The government also has sanctioned the Lavra’s abbot for alleged pro-Moscow activities. It already allowed the rival Orthodox Church of Ukraine, or OCU, to use one of the Lavra’s churches for a Christmas service.
But now it’s ordering the Ukrainian Orthodox Church out of the premises entirely.
The stakes are high. The complex has been called the “pearl of Ukraine” and the “Vatican” of Ukrainian Orthodoxy.
The site is owned by the government, and the agency overseeing the property notified the UOC earlier this month that as of March 29, it was terminating the lease allowing the free use of religious buildings on the property. The government claims that the monks violated their lease by making alterations to the historic site and other technical infractions.
“There are many new buildings there, and this is a UNESCO site, which do not have relevant documents and permits. The legality of such new buildings also raises legitimate questions,” Ukraine’s minister of culture, Oleksandr Tkachenko, said on Ukrainian television. “The state must manage what belongs to it.”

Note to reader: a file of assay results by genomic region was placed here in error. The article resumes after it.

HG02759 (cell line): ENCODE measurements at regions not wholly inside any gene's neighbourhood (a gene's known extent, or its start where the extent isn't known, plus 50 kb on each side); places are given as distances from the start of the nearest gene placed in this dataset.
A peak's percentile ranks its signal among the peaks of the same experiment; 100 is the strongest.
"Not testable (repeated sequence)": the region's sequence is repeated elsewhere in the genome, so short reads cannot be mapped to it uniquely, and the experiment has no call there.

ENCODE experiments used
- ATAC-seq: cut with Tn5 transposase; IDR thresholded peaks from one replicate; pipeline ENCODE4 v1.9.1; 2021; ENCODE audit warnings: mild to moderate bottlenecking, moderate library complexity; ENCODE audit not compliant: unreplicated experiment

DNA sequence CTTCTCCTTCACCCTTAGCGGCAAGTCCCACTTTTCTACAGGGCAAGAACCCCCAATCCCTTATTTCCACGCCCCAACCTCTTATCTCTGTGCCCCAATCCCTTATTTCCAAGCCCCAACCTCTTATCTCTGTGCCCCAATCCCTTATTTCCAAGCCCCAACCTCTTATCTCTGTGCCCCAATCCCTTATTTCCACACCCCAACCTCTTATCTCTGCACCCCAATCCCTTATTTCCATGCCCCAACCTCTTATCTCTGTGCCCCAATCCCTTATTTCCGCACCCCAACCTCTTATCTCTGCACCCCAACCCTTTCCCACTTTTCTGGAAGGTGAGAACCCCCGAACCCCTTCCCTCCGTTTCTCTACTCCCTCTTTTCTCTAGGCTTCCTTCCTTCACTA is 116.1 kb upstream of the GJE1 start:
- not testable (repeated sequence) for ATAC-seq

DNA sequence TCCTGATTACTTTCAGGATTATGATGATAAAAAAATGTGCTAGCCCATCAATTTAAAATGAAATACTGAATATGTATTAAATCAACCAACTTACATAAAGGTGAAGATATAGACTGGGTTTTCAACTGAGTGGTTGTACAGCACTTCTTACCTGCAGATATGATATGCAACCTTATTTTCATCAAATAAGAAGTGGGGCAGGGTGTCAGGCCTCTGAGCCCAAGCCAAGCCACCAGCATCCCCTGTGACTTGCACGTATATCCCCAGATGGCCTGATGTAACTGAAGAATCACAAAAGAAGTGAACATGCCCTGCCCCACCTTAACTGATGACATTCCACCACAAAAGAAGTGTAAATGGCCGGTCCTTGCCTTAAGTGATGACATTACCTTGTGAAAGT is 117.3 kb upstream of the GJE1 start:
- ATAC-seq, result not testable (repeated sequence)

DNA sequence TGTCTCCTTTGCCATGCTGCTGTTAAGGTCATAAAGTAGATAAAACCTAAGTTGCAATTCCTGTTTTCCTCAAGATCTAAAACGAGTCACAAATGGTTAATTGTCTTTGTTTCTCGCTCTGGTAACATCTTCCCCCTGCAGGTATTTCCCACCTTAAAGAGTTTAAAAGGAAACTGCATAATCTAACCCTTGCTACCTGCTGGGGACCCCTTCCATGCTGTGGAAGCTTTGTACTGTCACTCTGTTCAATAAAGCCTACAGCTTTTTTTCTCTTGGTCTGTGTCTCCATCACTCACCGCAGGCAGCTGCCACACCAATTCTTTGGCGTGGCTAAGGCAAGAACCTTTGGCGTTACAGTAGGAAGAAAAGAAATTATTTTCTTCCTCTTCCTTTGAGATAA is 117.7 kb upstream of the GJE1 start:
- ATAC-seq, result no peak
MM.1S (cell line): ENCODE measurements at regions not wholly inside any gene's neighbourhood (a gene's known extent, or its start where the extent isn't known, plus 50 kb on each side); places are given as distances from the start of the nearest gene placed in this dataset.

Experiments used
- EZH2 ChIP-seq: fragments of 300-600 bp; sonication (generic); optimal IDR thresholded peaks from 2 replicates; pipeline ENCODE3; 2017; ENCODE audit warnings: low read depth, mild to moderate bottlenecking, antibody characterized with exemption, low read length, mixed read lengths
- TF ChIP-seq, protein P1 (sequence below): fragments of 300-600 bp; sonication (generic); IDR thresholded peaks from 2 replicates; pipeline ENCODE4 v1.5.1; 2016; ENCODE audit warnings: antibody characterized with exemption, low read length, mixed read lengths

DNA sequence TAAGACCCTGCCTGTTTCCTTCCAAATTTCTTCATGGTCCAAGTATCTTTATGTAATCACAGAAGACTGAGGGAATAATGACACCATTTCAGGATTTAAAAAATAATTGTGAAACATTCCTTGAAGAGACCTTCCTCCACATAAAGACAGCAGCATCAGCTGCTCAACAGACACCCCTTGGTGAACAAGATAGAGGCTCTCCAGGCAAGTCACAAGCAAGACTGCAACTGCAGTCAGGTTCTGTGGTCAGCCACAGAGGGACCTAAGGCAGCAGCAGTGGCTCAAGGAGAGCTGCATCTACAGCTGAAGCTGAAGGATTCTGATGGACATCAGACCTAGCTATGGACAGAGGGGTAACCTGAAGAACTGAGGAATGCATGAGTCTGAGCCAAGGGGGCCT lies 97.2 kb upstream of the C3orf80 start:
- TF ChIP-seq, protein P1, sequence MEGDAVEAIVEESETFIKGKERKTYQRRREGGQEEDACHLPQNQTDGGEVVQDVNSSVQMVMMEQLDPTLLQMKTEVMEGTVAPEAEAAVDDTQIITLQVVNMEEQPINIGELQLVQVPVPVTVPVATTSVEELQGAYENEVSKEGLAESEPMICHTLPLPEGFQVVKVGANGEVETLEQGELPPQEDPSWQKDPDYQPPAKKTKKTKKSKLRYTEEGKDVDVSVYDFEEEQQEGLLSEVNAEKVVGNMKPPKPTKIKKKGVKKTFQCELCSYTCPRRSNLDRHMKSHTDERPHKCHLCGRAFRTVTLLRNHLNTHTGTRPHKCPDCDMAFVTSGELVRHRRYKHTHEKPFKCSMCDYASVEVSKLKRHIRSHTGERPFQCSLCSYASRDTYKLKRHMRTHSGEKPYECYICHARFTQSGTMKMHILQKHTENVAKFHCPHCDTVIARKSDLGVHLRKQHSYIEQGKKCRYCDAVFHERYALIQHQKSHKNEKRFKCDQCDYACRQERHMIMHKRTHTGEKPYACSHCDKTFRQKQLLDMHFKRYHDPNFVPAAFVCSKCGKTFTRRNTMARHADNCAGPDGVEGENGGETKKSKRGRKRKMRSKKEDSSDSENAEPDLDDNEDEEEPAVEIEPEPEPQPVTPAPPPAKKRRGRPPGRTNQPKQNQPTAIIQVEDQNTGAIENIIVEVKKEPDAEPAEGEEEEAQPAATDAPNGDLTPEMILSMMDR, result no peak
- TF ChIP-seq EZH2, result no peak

The monks of the Ukrainian Orthodox Church dispute this, saying these claims are a pretext, and they refuse to leave.
Still, they’re moving out what possessions they can in preparation for a possible forcible eviction.
“We understand that we will not be given the opportunity to function properly and therefore we need to remove certain things and prevent their destruction,” said Metropolitan Clement, the head of the UOC press office.
Earlier, the monks said they won’t leave Lavra under any circumstances.
Metropolitan Clement, in an interview with The Associated Press, said lawyers for the UOC appealed to the Ministry of Culture to provide documents explaining its reasons for breaking the agreement.
However, according to Clement, the ministry informed them that such documents won’t be provided, because they have been marked for official use, as if they are classified.
The government’s eviction order doesn’t explicitly say the monastery could be turned over to the Orthodox Church of Ukraine.
But that church’s leader, Metropolitan Epiphany, issued a statement directed at the Lavra monks, indicating knowledge of changes to come.
The eviction won’t put an end to monastery worship and ministry at the complex, he said.
Metropolitan Epiphany said services will continue and be conducted in their ancient Slavic language along with modern Ukrainian.